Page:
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Caitlin Flanagan Thinks Boys And Girls Are At War. Can’t They Be Friends?

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"Caitlin Flanagan Thinks Boys And Girls Are At War. Can’t They Be Friends?"

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I haven’t read Caitlin Flanagan’s Girl Land yet, but her appearance on On Point yesterday, particularly her breathtaking condescension to Salon’s Irin Carmon about the latter’s high school dating life, has to be heard to be believed. During the hour, she spends a lot of time defending the idea that brutish teenaged boys are out to take advantage of teenaged girls. And while I’m in absolute agreement with Irin that if we want to keep girls physically and sexually safe, it makes as much sense to focus on boys as on girls, and with critics who argue that Flanagan has absolutely no insights into non-straight girls, I think there’s another broad exception to that dynamic. Flanagan seems to have no sense whatsoever that boys and girls can be friends, and that encouraging those relationships could help women build better relationships with male bosses, and male coworkers, and male friends.

My male friends are among the most important in my life. The friend I’m most in touch with from high school is a man, who introduced me to action movies and hung out with me after work and at debate team practices. There’s no question my love of campy movies like Starship Troopers and Hackers is a legacy of our friendship, and part of the reason I’m a critic. My best friends in college were the guys I worked on political campaigns with, lived with during my summer in New Haven (contra Flanagan’s domestic ideals, we survived mostly on fried chicken, pancakes, and deeply terrible takeout Chinese), and argued about movies and music with. It wasn’t that I didn’t have female friends — the women I met in college have been critical to my adult life — but there’s no question that these men were formative to my artistic, social, and moral development.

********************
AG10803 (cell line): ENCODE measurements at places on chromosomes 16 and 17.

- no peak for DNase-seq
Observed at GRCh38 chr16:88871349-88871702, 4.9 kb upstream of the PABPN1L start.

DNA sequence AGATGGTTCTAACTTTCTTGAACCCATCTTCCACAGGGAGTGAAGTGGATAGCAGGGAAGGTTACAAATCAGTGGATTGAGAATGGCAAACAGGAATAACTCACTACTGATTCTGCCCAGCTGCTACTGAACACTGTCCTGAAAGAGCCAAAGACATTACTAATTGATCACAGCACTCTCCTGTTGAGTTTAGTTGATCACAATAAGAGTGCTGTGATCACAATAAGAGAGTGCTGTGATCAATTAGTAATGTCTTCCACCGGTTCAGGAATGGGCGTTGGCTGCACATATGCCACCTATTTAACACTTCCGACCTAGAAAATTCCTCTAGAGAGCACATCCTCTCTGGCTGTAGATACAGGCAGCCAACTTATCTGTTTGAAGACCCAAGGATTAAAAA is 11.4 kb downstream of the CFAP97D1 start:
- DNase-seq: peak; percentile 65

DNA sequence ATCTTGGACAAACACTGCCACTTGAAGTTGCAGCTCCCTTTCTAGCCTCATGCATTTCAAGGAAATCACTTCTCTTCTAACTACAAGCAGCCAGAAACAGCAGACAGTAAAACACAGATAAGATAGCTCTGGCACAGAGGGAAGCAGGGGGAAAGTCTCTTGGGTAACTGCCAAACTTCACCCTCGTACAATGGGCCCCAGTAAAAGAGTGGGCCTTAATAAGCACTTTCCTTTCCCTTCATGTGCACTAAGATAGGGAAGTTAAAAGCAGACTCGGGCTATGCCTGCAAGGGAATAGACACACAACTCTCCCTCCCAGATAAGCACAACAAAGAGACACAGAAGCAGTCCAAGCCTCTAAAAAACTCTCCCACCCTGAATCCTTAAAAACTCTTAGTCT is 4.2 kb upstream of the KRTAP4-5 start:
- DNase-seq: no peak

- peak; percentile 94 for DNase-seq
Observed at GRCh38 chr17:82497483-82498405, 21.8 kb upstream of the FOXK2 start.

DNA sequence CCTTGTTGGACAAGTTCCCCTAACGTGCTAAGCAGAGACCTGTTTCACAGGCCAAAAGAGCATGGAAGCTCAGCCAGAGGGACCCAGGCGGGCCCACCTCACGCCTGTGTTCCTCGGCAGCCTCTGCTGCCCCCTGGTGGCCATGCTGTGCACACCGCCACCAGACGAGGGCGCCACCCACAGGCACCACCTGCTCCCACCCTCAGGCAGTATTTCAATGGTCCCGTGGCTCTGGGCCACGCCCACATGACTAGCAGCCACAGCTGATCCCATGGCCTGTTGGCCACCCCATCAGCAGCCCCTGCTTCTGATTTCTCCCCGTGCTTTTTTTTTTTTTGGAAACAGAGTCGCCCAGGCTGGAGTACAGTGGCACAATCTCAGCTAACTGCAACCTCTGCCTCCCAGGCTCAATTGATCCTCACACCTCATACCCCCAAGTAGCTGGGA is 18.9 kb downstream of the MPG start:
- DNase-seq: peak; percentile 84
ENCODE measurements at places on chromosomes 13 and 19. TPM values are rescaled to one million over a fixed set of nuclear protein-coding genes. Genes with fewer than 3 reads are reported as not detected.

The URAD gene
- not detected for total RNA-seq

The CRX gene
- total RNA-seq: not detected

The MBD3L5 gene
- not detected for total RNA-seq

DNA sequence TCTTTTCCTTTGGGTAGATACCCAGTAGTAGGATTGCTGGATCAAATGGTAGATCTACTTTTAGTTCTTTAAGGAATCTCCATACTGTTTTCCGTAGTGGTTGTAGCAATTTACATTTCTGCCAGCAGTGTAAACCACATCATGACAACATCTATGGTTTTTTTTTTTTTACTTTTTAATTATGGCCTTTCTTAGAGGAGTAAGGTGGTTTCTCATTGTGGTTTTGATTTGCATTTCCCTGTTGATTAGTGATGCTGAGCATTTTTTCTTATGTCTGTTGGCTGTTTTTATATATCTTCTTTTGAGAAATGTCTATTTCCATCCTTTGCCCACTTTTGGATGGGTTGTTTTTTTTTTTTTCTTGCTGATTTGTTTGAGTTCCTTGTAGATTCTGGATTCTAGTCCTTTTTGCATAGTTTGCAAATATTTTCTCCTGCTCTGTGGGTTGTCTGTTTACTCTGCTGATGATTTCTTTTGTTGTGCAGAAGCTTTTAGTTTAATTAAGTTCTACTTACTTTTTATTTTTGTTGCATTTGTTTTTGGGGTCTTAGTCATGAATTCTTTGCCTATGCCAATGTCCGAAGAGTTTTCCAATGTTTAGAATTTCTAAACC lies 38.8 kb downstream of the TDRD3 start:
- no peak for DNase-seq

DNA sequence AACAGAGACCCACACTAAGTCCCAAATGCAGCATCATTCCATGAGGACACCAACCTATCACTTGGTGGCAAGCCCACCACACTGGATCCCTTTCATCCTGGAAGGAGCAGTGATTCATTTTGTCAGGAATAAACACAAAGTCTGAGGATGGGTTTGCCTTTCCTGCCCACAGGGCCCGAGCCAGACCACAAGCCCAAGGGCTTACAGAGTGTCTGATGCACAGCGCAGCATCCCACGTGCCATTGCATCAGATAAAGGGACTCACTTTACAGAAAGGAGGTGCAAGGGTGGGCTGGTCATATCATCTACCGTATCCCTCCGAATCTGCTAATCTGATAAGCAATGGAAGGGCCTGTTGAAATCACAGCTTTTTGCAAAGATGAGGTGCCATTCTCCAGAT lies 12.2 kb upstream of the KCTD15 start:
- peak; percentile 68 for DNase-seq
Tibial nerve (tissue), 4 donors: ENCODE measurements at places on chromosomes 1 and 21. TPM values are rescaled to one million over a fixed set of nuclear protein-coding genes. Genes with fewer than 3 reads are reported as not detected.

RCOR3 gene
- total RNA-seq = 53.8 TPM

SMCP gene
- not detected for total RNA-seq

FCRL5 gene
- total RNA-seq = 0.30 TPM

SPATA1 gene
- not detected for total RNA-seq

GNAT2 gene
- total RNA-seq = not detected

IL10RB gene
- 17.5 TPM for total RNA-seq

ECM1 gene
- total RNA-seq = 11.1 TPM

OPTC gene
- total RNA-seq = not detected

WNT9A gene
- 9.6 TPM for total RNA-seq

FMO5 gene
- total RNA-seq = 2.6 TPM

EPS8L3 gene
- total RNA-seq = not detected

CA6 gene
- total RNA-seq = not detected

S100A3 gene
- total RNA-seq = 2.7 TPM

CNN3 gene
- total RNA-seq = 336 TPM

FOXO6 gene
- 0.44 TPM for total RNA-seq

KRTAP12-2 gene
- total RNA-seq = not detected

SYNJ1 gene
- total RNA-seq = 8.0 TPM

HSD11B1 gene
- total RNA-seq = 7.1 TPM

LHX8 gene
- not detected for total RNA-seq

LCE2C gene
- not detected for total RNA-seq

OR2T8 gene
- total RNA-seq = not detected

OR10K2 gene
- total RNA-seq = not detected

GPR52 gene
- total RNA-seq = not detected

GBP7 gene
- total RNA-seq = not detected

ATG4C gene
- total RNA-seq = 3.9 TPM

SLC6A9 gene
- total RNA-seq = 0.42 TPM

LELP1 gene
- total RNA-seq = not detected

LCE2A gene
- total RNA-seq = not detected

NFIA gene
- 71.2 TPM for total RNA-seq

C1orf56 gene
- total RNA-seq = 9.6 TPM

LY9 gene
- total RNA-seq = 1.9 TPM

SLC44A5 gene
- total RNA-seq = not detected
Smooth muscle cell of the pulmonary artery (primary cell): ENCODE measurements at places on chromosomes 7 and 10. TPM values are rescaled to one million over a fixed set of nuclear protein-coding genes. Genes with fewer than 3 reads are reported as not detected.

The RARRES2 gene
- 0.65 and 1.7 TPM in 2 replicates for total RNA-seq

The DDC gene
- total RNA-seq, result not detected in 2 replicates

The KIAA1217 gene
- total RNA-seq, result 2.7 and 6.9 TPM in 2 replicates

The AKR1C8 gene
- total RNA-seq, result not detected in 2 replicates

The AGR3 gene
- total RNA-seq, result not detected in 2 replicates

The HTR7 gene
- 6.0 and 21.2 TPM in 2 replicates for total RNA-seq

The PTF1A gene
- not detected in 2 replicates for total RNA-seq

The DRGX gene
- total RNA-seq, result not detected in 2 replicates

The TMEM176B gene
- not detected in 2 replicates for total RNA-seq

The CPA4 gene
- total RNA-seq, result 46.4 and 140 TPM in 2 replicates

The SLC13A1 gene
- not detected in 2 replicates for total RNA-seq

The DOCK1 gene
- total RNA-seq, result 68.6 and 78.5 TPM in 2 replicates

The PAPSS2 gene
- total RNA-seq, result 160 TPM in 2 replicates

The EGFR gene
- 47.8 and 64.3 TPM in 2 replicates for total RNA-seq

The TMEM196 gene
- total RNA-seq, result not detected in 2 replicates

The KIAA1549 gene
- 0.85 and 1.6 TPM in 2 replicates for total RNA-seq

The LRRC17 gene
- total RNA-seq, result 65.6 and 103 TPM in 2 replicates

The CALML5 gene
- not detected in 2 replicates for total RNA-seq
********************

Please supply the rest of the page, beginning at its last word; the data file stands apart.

At one point during the interview, Flanagan says, “Girls are hugely interested in boys. That isn’t ever going to change.” But what she — and a lot of the culture she decries — misses is that there are a lot of different ways to be interested in boys. I would hope she’s raising her sons not just to avoid being sexual predators, but to see women as potential friends as well as lovers and wives. And I hope she wouldn’t see their adolescence as failed if they emerged from it with female friends who would last a lifetime instead of having had a bunch of girlfriends.

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